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Young Woman Asking for a Loan


How to Request a Loan From Friends and Family

It’s hard enough needing money in an emergency but having to ask for help from friends or family can be even harder.  Urgent, unplanned needs can cause an uncomfortable “I told you so!” conversation or maybe you have an, ahem, history of borrowing money from friends but not paying them back on time. Or at all.


There is a right way to request a loan from friends and family and, equally important, a right way to ensure a good outcome (the loan gets paid back in full!) so that both parties are comfortable with the arrangement.

Begging is never cool. Ask for your loan with dignity!


Requesting Your Loan


Be truthful.  Don’t lie about what you need the money for.  Be clear how much is needed and why – this will go a long way to making the lender comfortable with your loan request.  


Offer to pay interest.  If you are expecting the lender to loan you money out of the goodness of their heart, you may meet success.  However, your positioning will be much greater if you lay out the terms including an interest rate and when you will pay.  Be flexible with the lender as they may have slightly different expectations. If they counter offer your request, you’re on your way to a successful loan agreement!


Document the loan in writing.  The greatest cause of conflict between personal loan lenders and borrowers is lack of documentation.  Documenting the loan terms in writing provides clarity on the terms.  It also holds the borrower accountable in the event of legal issues and some assurance that the lender will get paid back.  As the borrower, don’t be afraid to put your loan terms in writing! If you are hesitant, then you probably shouldn’t be requesting a loan.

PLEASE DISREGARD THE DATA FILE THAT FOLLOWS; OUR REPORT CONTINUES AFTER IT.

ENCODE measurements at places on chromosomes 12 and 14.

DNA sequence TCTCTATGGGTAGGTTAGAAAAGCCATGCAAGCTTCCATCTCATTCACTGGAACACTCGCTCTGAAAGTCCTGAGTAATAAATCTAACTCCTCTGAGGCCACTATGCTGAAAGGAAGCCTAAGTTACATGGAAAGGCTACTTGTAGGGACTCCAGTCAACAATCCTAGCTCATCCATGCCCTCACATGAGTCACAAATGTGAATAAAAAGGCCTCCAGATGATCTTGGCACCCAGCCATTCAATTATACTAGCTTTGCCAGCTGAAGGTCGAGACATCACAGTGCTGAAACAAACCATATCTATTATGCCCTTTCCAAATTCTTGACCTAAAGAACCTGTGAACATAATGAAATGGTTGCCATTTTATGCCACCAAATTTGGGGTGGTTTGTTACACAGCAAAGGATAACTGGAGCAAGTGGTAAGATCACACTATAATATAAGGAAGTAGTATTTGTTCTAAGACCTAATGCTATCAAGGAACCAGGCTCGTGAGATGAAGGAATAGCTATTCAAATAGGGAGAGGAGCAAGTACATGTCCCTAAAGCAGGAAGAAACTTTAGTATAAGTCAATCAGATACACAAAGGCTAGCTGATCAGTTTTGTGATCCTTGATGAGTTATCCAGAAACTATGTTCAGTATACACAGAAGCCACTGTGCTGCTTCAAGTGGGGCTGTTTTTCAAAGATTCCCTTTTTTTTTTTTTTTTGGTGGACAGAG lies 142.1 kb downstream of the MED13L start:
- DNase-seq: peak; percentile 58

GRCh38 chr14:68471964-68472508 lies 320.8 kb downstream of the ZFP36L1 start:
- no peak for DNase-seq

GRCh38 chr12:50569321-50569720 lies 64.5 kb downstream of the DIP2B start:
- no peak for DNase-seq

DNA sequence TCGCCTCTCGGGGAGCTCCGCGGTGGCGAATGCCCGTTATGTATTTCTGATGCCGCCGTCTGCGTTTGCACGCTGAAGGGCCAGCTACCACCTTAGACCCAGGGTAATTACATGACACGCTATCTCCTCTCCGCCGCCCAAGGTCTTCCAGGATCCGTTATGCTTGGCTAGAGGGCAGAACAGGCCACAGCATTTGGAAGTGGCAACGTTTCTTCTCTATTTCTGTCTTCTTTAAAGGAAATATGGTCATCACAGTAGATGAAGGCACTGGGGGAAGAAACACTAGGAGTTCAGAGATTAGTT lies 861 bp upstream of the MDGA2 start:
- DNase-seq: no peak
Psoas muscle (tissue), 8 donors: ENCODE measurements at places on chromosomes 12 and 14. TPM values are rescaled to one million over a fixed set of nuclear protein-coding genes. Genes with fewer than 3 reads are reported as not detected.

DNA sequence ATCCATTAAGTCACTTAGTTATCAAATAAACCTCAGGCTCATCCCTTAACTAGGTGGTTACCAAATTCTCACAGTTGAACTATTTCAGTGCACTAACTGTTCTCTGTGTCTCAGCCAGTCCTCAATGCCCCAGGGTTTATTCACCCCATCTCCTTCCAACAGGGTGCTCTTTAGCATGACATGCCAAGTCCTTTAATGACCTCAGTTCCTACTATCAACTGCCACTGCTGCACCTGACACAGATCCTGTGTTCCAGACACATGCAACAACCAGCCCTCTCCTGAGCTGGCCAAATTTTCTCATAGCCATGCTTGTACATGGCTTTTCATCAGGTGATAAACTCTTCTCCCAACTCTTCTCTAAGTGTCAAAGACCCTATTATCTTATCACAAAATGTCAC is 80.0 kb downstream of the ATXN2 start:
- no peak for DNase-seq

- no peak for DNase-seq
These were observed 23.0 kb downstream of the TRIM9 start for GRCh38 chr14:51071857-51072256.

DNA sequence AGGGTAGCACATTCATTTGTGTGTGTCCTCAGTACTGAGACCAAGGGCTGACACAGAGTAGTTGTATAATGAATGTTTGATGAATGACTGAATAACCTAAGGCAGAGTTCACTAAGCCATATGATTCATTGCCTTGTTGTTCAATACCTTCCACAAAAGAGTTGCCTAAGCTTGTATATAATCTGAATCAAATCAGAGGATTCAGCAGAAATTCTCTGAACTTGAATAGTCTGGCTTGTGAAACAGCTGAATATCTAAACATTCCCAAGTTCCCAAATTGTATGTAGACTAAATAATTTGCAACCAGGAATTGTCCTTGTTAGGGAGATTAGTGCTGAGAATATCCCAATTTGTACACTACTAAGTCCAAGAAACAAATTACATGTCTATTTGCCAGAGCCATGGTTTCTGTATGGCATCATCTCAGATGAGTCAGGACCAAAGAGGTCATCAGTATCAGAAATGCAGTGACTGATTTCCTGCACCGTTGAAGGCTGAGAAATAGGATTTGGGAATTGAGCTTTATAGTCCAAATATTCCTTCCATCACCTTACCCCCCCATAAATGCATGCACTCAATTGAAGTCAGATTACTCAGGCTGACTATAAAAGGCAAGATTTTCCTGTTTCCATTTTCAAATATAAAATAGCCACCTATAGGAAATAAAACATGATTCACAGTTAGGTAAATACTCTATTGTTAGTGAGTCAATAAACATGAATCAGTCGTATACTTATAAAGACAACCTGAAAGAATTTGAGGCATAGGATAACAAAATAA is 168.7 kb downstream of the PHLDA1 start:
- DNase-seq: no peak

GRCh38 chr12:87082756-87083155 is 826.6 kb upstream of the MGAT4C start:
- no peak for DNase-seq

Put up collateral.  Collateral is something you own (such as property or a car) that you provide as a guarantee that you will repay the loan.  If you default, the collateral asset becomes the property of the lender. This is known as a secured loan.  (Learn more about collateral for loans.) 


Don’t insist.  The person you are asking may not have the funds available and doesn’t want to admit it.  Perhaps they have had prior bad experiences loaning money to people and are afraid to do it again.  Regardless, it is their call 100% if they are willing to loan you any money. If they are unable or unwilling, move on to prospect lender number two!

Crime doesn't pay. Be a responsible borrower so that your friends don't start calling you ``Crime``


Be a Responsible Borrower


Being a responsible borrower will go a long way to maintaining a strong relationship with the lender as well as ensuring your own fiscal health.  For additional guidance on ensuring a good loan outcome, see our resource on avoiding the pitfalls of friends and family loans.

Pay on time.  Don’t be late for a payment and don’t unexpectedly under-pay.  Unless you have collateral to offer, don’t request a second loan while you’re already paying off the first!


Communicate.  If you do run into a problem paying the loan as agreed upon, let the lender know as soon as possible.  Call and let them know when they will receive payment and then follow up in writing so that there is a record. Be sure to thank them for their flexibility and then be absolutely certain that you follow through!  


Pay back early.  There is nothing that pleases a nervous lender more than receiving their loan back early.  And yes, loaning money to friends and family is a nervous affair – check out some industry stats on the frequency and payback rates of personal friends and family loans.

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